• As with anything I have done throughout the years, I jumped in to basketmaking with both feet and have tried most everything available. I have found you can make a basket out of almost anything.

  • My art consists of copper and brass media; it varies from flowers and plants to trays, plates, bowls, and wall hangings. Most of the materials have been rescued from the salvage yard.

  • I love the reflections of glass and the colors, just as water reflects and captures the intensity of a sunrise or sunset.

  • To me, realism is magic. Not only is the artist working with abstraction of design and color, but also with dimensionality. To create the illusion of depth and form on a flat surface is to observe, understand and recreate the physical aspects of light.

  • I enjoy designing landscapes, flora and fauna and hope to start adding structures and building in my quilts soon.

  • While continuing to paint and work in various forms of sculpture, my current focus is in papermaking and related fiber and book arts. Visitors to my Studio will have the opportunity to become personally involved in the process of making Handmade Paper from start to finish.

  • I am a 45 year resident of Nevada and have lived all over the world. My work is influenced by the sights and cultures of Europe, Asia, and the South Pacific as well as all corners of the United States.

  • My name is Jim Annis and I am the owner of Your Family Rocking Chair. I am building a legacy for my family and yours, based on the values of family, fine craftsmanship and heirloom quality furniture.

  • JoAnn Lippert travels the world combining a passion for adventure travel and photography. Her passion for mountain climbing, trekking and whitewater rafting has taken her to all corners of the earth.

  • I’ve always enjoyed doing all kinds of craftwork from working with wood and needlework to beading and glass. I’ve been hooked on glass since the 1980’s when I took my first stained glass class.

  • Since my earliest airplane flights those forms and patterns have found their way into my designs. For years I focused on art glass, starting with leaded glass and then fused glass and etched glass. Recently I have been spending more time making jewelry.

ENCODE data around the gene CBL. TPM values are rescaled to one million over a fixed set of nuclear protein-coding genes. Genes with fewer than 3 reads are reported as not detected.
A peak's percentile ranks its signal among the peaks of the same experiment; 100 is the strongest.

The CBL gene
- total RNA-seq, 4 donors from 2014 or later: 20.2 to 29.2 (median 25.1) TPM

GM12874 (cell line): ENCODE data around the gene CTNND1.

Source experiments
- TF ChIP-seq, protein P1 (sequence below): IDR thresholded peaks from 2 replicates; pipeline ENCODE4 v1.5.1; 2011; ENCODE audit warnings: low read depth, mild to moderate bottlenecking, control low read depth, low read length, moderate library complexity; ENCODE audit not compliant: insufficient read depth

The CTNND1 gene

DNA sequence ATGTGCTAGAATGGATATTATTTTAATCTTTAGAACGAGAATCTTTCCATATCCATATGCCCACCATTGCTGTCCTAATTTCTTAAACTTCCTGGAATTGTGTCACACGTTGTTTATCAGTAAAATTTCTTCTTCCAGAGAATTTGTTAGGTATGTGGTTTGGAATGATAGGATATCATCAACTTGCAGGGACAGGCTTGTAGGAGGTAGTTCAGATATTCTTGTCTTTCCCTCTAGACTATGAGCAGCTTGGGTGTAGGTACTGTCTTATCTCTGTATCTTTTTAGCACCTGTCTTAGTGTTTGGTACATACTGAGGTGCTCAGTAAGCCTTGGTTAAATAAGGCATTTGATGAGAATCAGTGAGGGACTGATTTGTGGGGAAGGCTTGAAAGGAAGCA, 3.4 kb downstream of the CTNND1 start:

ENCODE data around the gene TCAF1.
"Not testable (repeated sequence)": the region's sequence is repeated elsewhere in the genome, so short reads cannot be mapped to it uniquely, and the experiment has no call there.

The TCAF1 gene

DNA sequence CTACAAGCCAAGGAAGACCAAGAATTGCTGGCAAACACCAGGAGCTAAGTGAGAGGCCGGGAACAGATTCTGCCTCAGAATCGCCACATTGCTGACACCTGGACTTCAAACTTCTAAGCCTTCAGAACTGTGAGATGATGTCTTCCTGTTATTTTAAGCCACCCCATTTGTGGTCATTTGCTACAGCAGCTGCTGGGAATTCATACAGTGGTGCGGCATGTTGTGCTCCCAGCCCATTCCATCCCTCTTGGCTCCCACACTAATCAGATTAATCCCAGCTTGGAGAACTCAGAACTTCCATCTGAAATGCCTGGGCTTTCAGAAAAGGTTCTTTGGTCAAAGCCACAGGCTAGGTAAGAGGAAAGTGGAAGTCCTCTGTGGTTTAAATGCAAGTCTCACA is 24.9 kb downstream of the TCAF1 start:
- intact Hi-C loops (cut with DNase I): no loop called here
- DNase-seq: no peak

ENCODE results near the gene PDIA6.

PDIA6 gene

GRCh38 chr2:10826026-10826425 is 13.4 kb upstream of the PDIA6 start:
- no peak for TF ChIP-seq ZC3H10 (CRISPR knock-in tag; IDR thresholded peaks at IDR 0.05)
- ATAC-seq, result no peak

• The phrase “no job is too big or too small” certainly applies to my work as I have worked on all scales, including 1200sf of mosaic mural for the pools at the Peppermill, down to the small inspirational plaques that I make on a daily basis and take to local festivals.

  • After raising my son I became committed to re-exploring my love of painting. I began watercolor classes in February of 2008 and have been actively painting since.

  • I consider myself to be wildlife “portrait artist.” Whenever a photographer makes a portrait, timing is of great importance. The expression of the subject will make the difference between a successful and unsuccessful photograph.

  • Pam Sutton creates handmade glass jewelry, plus items for the home and garden. She believes in elegance through simplicity, combined with a focus on functional use.

  • I am a graduate of UCLA with a degree in studio art. While at UCLA I studied with Richard Diebenkorn, who greatly influenced my development at an artist.

  • Most of my work is very linear and precise with close attention to detail and finishing. And of course I like to add occasional whimsical creations.

  • The big Nevada skies, the rainbow of western mountain ranges and the huge palette of summer flower are the inspirations for my silk paintings. Working with silks and dyes has given me the perfect way to illustrate the world as I see it.

  • Kelly Burr

  • Bunny Carnahan

  • Kate Hanlon

  • Erik Holland

  • Shelly Jackson

  • Mary Love

  • Ying Muncy